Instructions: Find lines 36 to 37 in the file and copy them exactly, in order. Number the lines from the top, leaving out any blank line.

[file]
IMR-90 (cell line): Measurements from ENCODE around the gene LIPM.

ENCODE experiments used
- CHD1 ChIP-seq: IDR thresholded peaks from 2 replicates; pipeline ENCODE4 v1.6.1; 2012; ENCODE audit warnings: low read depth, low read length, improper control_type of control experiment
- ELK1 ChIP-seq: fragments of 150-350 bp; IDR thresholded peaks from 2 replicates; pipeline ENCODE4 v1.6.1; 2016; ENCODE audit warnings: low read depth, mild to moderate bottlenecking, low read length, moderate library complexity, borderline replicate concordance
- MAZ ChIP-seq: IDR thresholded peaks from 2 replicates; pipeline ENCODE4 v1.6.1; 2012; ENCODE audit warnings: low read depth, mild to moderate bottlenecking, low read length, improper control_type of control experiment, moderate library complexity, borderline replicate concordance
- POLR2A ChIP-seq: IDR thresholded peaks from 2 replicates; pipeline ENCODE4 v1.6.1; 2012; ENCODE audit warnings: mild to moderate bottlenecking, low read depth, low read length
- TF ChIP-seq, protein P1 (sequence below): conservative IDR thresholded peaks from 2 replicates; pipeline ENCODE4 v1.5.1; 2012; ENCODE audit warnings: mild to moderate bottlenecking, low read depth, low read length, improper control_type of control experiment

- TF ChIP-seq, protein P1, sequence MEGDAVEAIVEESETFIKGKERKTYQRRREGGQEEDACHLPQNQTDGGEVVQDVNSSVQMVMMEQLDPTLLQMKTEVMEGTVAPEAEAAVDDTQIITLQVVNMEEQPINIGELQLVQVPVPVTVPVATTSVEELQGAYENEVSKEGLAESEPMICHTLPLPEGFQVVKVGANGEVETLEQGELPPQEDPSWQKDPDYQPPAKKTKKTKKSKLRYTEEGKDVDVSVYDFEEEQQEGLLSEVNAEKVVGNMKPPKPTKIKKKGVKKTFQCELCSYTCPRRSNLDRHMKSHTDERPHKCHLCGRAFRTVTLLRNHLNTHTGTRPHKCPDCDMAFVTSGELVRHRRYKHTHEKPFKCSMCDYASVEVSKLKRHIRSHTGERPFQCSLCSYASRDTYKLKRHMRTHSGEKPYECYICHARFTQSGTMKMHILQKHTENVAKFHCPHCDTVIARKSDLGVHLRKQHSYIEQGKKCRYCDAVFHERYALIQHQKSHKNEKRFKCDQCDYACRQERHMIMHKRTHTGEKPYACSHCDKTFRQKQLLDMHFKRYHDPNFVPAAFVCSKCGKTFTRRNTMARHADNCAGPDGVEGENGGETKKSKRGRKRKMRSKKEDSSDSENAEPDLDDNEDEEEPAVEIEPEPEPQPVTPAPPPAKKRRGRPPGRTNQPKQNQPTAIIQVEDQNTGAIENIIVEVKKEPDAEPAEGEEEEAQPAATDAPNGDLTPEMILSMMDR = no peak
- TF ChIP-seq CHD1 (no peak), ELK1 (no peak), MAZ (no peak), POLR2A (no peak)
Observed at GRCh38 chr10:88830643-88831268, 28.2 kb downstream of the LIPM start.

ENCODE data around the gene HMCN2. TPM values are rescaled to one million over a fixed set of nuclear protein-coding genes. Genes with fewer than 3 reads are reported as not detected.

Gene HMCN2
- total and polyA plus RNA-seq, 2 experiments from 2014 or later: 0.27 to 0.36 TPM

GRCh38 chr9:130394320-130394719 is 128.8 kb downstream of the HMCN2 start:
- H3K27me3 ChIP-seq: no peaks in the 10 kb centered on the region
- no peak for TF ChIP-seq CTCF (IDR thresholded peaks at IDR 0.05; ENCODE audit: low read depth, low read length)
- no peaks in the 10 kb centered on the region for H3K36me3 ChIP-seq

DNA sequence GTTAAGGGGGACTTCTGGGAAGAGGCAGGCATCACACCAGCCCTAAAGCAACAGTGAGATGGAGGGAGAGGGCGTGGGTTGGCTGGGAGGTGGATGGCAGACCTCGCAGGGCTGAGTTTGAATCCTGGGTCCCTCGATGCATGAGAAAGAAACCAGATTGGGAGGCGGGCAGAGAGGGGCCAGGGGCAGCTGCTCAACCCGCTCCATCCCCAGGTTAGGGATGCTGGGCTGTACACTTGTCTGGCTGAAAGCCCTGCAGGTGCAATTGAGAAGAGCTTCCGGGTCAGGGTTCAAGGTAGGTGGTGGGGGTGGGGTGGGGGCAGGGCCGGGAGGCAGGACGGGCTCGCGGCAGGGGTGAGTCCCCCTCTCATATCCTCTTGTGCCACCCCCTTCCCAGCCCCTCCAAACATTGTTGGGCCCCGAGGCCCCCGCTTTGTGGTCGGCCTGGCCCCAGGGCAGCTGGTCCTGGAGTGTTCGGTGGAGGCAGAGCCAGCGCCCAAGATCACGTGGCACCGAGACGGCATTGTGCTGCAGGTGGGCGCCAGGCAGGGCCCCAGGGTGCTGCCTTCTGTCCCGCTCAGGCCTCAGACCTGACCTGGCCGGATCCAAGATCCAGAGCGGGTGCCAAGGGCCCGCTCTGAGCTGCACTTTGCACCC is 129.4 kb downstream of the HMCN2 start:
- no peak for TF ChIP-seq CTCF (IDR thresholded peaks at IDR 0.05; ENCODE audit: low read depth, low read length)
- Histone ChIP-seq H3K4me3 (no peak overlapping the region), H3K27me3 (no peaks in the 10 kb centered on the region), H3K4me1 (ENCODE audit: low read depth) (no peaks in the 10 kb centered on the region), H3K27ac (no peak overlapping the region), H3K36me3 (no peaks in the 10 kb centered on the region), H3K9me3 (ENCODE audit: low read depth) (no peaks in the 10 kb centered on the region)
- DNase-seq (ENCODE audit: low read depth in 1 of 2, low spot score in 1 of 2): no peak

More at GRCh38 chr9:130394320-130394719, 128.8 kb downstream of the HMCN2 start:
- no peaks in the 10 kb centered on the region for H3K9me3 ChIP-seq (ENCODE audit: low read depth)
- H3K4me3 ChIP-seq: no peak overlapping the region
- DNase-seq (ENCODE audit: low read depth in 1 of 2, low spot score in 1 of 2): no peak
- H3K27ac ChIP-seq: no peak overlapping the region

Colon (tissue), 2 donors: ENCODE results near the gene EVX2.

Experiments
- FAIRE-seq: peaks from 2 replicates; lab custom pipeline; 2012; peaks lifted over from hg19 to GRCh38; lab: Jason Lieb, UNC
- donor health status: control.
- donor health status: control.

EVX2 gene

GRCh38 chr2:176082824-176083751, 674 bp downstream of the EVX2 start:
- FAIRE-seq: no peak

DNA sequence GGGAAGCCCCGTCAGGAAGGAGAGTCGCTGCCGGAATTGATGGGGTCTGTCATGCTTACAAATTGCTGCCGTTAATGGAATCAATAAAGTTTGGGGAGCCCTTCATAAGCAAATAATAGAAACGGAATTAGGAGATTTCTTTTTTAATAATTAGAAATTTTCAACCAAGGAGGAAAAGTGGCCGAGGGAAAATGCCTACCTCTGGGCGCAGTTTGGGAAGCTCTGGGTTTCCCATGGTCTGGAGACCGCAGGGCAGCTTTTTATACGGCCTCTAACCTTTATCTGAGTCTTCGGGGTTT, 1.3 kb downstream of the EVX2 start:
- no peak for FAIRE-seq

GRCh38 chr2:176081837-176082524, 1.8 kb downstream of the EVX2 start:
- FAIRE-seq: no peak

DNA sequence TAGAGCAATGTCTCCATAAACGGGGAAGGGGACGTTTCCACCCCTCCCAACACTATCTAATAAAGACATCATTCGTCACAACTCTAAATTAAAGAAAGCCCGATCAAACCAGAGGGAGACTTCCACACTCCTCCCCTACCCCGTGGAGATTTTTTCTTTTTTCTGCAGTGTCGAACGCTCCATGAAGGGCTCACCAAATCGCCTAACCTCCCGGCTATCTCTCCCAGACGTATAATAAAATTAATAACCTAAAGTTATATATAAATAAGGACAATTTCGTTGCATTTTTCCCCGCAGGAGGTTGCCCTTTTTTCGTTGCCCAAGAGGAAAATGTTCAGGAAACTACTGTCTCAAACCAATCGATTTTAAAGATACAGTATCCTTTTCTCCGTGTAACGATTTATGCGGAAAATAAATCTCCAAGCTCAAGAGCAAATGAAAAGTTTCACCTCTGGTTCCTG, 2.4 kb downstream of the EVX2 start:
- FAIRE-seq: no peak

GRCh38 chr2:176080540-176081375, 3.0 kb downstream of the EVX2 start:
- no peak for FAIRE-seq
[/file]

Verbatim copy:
- no peak for FAIRE-seq

GRCh38 chr2:176081837-176082524, 1.8 kb downstream of the EVX2 start: